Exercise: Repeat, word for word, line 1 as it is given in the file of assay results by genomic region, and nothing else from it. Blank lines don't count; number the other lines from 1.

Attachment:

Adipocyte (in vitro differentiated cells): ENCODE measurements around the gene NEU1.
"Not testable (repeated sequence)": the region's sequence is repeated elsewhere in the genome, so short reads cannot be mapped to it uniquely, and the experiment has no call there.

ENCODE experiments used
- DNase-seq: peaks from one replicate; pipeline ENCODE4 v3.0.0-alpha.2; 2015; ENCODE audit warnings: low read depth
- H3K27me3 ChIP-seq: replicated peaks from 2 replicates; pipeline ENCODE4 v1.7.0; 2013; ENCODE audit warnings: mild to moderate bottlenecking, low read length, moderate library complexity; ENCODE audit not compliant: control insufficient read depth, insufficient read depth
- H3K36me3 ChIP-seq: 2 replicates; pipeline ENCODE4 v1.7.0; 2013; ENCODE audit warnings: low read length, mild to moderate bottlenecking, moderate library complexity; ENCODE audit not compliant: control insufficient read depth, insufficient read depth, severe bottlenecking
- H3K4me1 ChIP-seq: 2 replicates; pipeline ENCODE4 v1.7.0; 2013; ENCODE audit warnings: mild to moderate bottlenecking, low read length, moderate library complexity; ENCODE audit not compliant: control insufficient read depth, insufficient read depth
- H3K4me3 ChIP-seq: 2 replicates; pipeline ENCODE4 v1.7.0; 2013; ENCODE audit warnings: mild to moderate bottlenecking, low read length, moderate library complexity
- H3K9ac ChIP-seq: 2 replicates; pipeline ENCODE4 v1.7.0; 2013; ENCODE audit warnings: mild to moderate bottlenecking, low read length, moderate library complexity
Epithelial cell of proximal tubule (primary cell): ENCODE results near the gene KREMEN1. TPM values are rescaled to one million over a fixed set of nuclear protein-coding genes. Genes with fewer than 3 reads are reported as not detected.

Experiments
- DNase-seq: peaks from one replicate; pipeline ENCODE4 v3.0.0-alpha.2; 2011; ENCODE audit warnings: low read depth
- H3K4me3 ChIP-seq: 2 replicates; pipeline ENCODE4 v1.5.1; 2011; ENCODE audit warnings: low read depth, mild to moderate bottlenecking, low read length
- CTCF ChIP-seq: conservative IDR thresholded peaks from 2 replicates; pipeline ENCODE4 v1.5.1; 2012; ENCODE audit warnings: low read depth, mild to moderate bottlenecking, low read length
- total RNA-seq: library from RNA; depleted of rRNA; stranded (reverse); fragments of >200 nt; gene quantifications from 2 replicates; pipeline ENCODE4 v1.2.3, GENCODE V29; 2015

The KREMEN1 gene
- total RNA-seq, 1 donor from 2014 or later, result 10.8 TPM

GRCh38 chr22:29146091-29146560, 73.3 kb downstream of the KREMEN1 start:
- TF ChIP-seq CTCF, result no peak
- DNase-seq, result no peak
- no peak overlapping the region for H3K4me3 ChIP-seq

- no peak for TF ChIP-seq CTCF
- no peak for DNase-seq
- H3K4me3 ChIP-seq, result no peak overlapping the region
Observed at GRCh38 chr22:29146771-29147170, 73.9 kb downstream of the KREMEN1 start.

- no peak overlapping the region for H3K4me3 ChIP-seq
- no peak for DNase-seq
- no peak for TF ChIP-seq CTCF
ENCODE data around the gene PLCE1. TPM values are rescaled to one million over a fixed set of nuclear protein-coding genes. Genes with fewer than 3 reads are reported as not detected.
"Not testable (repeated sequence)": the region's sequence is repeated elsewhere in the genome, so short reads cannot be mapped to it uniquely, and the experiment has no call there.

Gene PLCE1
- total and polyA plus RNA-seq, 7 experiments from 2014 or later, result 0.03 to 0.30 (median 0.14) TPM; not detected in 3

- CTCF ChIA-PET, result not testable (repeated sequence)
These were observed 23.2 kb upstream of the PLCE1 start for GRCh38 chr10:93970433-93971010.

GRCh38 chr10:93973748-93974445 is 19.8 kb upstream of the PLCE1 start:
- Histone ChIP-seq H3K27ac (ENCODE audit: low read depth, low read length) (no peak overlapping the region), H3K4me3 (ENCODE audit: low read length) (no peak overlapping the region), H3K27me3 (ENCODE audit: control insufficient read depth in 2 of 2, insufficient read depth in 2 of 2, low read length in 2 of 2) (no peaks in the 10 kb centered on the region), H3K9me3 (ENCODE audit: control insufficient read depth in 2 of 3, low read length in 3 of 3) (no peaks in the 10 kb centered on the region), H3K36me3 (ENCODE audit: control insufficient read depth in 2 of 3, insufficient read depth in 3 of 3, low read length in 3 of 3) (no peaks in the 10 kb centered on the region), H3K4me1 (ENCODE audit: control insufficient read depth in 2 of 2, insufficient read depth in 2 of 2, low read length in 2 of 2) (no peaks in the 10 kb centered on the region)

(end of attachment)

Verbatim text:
Adipocyte (in vitro differentiated cells): ENCODE measurements around the gene NEU1.